I just fielded a call from a potential client who was curious about how an appraiser would go about extracting an adjustment from the market, in this case specifically basement finish. In the discussion I explained that there is no factor that appraisers use, but that we turn to the market to try and show us what buyers are paying. Because different markets can act quite differently, I thought putting up a couple of examples of this type of extraction might be useful, both to my potential client, as well as my audience in general.

The following show two different examples of an extraction for basement finish, one in Ann Arbor related to a generally newer house in the $400,000 or so price range, and the other in Lincoln school district in the under $200,000 price range. Both use the same methodology and both show substantial differences in final results, which is why an appraiser cannot just provide a number. Instead the appraiser has to look at the market.

The first sample I went back two years and narrowed my market data to houses between 2000 and 3000 sqft, built between 1990-2010 on the west side of Ann Arbor (used areas 82, 83, and 84) and then downloaded all these sales to Excel and segmented the sales between houses with finished basements and without. The results were 37 sales without finished basements and 62 identified with finished basements. I looked at median and average sales price differences and median and average amount of basement finish, and came up with between $21,647 and $24,500 difference in price favoring those with the basement finish, and between $24.24 per sqft and $27.75 per sqft of basement finish. This provided me with some support for my adjustment. I don’t recall what my adjustment was, but I think anywhere between $20,000 and $25,000 is supported based on this data. That and in my experience, basements in this area cost about $40 per sqft to actually finish.

Here is what it looks like on a spreadsheet:

basement finish a2 400k

The next example is using sales in the Lincoln school district, and in this one my isolated properties were between 1,200 – 1,700 sqft in size and built between 1985-2010, also going back two years. I had 48 sales without basement finish and 36 with basement finish, and the median difference in price was $8,953 and the average price difference was $14,420. The median size of finish was 625 sqft and the average size of finish was 703 sqft, supporting adjustments per sqft of $14.32 to $20.51.

lincoln

As you can see, there are differences in price between the areas and the sizes, as would be expected. Cost remains about the same to complete. Each appraisal may be different, and the numbers found here in these two samples could change depending on how far back the appraiser goes on their data research and what they set as the perimeters for the data search. I offer this to you, my readers, as a simple study showing how I often go about trying to extract an adjustment from the market.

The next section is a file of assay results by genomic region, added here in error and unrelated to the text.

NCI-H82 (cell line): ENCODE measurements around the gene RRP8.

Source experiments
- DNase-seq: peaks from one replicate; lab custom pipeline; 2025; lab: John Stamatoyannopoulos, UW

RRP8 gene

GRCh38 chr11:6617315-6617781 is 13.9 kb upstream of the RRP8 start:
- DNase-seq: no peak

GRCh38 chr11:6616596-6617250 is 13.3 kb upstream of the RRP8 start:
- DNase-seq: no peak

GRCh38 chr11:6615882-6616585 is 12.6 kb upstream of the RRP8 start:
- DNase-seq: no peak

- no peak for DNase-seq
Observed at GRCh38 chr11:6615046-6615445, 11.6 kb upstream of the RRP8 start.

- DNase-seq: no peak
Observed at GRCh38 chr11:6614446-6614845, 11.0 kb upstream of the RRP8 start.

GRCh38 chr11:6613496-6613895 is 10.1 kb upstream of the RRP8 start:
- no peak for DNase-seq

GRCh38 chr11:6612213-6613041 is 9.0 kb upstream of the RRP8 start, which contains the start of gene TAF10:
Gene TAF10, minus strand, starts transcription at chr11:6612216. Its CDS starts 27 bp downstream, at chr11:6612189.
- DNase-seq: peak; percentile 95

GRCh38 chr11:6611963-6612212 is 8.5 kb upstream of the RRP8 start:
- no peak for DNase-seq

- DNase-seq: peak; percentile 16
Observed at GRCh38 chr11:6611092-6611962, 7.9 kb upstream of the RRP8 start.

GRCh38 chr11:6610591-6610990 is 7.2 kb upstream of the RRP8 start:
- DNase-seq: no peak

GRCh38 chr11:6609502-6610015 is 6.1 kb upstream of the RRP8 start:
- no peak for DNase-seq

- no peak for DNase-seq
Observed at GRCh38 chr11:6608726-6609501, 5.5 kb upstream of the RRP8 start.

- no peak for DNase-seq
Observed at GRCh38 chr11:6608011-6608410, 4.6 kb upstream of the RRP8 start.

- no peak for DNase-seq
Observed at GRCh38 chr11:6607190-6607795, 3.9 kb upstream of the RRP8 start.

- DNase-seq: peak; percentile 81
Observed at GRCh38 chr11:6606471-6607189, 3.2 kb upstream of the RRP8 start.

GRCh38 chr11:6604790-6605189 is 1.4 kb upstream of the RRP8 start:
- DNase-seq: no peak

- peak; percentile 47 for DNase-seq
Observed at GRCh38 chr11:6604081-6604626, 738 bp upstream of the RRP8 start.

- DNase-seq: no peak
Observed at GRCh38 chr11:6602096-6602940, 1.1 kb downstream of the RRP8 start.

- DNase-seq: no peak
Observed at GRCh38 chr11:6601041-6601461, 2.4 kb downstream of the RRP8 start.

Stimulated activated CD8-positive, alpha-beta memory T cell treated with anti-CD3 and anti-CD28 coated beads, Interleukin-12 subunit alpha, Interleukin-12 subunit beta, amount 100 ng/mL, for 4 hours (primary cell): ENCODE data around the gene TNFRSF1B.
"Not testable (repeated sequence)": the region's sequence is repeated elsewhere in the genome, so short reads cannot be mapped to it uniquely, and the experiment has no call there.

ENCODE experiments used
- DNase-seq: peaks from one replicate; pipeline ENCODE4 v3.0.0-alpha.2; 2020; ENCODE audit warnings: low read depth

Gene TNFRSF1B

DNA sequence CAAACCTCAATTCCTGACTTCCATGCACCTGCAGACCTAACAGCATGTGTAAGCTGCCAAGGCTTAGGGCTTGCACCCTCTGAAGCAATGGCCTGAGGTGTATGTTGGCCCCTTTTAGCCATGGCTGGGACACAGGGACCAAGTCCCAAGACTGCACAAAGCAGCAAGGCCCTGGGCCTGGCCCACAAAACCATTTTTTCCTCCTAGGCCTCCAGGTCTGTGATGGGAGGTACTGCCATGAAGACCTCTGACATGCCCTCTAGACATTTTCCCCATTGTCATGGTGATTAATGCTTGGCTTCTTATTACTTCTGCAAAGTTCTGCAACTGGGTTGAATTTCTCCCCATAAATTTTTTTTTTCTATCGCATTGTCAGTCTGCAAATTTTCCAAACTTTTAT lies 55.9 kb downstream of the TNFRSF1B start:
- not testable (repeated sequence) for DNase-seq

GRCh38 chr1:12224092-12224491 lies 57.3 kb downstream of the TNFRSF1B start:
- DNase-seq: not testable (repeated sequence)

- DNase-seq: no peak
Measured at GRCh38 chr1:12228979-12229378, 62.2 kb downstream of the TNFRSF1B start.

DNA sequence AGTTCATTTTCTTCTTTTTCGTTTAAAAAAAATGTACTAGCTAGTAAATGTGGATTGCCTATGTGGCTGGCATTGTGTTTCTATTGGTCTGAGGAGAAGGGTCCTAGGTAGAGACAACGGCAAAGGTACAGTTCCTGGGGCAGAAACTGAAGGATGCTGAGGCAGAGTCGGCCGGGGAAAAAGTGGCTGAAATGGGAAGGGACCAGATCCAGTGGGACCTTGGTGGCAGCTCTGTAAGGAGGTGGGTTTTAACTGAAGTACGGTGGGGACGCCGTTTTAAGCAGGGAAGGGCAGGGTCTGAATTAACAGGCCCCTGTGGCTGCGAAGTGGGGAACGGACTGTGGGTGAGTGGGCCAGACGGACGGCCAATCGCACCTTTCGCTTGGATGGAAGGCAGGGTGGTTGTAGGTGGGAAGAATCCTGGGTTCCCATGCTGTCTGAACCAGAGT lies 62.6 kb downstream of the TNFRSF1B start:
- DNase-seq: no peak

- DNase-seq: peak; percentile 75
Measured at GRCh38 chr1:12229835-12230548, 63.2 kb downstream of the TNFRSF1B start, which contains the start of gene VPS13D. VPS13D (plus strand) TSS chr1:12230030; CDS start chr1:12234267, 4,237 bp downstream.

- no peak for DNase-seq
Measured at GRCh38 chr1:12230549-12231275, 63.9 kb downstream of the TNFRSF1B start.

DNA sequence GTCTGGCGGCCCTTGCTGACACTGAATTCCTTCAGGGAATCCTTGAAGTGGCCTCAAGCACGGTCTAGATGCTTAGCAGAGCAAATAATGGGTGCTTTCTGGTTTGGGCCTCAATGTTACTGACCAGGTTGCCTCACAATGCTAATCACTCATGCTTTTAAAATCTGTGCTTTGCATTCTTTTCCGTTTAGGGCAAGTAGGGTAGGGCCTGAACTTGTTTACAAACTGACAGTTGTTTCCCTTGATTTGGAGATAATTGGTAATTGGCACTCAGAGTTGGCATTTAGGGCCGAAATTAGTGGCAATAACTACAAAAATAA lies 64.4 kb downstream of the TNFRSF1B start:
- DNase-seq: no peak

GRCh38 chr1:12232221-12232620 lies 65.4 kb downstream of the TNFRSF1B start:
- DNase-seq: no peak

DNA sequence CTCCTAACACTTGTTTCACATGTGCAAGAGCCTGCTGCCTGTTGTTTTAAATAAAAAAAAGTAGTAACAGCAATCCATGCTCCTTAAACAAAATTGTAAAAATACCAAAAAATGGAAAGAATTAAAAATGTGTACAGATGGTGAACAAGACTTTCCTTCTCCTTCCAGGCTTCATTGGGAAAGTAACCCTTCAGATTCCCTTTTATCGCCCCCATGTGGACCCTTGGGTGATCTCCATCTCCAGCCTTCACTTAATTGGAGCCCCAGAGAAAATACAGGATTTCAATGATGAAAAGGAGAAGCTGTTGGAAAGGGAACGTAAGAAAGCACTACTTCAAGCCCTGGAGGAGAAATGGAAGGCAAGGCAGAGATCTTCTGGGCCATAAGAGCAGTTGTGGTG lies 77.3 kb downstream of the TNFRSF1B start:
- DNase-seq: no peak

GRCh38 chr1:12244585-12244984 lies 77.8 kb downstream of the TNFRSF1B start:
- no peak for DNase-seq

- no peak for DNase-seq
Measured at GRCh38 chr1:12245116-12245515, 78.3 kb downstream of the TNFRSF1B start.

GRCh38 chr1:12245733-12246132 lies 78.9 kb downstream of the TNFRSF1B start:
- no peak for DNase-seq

A final word of caution; I would not expect to see an appraiser put this analysis into their appraisal. They will likely do it, and say something in the report about the adjustment being analyzed through market data. This is what they likely mean, but won’t put the actual results into the report, instead they will have it in their files, be it in the office in general, or specific to an appraisal they were working on.

Hope you all enjoyed this simple explanation, and if you have questions about appraisals and appraisal processes, please feel free to contact me. Easiest way to reach me is via email at rach mass at comcast dot net.

Spring has sprung

Well, not if you look outside (or step out into this crazy weather), but doing my normal Open House sleuthing, it was pretty apparent that the pent-up demand is driving buyers in droves into the market.

I looked at three disparate  properties; a small ranch in the Lincoln school district, a larger contemporary home overlooking Gallup Park trails, and a mid-century modern on the west side of Ann Arbor on a semi-busy road. On each of these visits, there were not quite wall-to-wall buyers – quite surprising for March 1st.

The Ypsilanti Twp (Lincoln school) property had three sets of buyers at the house already when I got there and as I was leaving another was coming in the door and two cars were pulling up. Not shabby for having opened only ten minutes earlier. The house overlooking Gallup had two sets of buyers at it, another one leaving, and a couple of people waiting in a car, likely waiting for their agent to show up. The listing agent, who is a personal friend of many years, had little time to actually talk because he was busy fielding questions. This is an excellent sign.  The last house was crazy. It had come on the market two days before and apparently already had three offers (it showed up as under contract today). I got blocked in the driveway and couldn’t leave for a while, and potential buyers were having to park down the street to come in.

Why do I write about this? Because I think it is important, as an appraiser, to stay in touch with your market. How better to stay in touch than to see it from the perspective of buyers, as well as agents who are active in the market. Agents may tell me they are busy, but I can see it first hand if I am at Open Houses and can barely get through. The opposite can also be true, as agents could tell me they are getting a lot of activity, but be happy to have a visitor at the open house.

Right now it looks like our early spring market has hit. This is common in the Ann Arbor market in March, but it feels a couple weeks earlier than normal.

Now if only the actual weather would follow…